An independent economist has challenged the Reserve Bank Governor's claim the New Zealand's housing market is cooling down, saying the central bank is "well behind" fixing the housing market.
Tony Alexander's comments come after Reserve Bank Governor Adrian Orr said on Tuesday the "tide is turning" when it comes to high house prices.
In a speech to a retail conference on Tuesday Governor Adrian Orr said a number of factors are leading to changes in the currently “unsustainable” housing market.
He took some blame for low interest rates and the resulting housing market frenzy in recent times.
But he said the “tide is changing, supply is responding, population growth is no longer, it’s stagnating, and interest rates are on the rise”.
However, Alexander disagrees telling Breakfast on Wednesday he doesn't think prices will be coming down any time soon.
"It's not pretty at all," Alexander said.
"Six months ago, the Reserve Bank was predicting the inflation rate at the moment would be 2.5 per cent but instead it's 4.9 per cent.
"They are well behind the curve in terms of doing their job in keeping the inflation rate between one and three per cent."
As such, Alexander said the Reserve Bank is now playing catch up to reach those goals - an action the housing market has already anticipated and accounted for.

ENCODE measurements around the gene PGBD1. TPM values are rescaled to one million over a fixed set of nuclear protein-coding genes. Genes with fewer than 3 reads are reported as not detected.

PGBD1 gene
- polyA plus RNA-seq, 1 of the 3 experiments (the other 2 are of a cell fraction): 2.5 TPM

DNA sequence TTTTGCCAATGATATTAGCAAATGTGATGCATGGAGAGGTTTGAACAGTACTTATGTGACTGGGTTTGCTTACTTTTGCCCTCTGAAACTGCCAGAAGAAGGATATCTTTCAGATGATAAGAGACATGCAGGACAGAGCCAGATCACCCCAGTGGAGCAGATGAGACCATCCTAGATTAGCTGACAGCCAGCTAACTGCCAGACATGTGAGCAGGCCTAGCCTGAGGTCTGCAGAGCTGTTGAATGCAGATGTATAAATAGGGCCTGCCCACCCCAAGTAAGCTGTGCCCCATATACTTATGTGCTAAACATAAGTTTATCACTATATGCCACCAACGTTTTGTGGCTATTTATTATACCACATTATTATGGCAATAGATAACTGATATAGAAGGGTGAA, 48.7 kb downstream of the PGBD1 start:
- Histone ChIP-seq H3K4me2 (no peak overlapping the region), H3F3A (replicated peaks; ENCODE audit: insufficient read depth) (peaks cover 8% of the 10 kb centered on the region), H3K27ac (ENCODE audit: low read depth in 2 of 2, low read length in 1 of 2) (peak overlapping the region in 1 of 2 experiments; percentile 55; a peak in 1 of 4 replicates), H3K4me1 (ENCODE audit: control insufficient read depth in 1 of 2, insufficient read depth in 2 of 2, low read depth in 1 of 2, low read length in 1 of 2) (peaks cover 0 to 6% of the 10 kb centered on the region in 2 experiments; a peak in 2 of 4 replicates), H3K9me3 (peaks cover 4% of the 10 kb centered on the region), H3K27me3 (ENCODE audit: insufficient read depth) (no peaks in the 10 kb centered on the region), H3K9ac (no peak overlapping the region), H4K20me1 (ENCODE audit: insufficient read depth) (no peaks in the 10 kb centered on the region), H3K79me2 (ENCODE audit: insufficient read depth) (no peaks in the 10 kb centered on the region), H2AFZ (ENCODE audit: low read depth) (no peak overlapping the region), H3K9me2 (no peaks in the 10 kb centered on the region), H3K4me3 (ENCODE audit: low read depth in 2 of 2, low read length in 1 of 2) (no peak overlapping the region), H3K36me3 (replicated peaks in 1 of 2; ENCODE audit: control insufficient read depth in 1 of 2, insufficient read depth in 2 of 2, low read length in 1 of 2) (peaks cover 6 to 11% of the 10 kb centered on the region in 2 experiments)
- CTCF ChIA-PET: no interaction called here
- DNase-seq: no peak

"The borrowing costs for the banks has gone up so the mortgage rates have already gone up by 1.5 per cent," he said.
"If you look about the past year, most people were fixing for one year at 2.19 per cent but now the best you're going to get there is one year at 3.19 or 3.49 per cent.
"The best rate was five years fixed at 2.99 per cent and now that's about 1.5 per cent higher."
For those currently with a mortgage worried about a potential increase in the near future, Alexander said a consultation with their mortgage advisor was needed.
"They'll be up to speed not just with the actual rates but all the changes in regulations from the banks," he said.
"Personally, if I was borrowing at the moment, I'd probably look at the three-year fixed rate period.
"Some people are going to keep rolling with the one-year - it's worked fantastically for a decade - but there's going to be a pinch point in the next one to two years."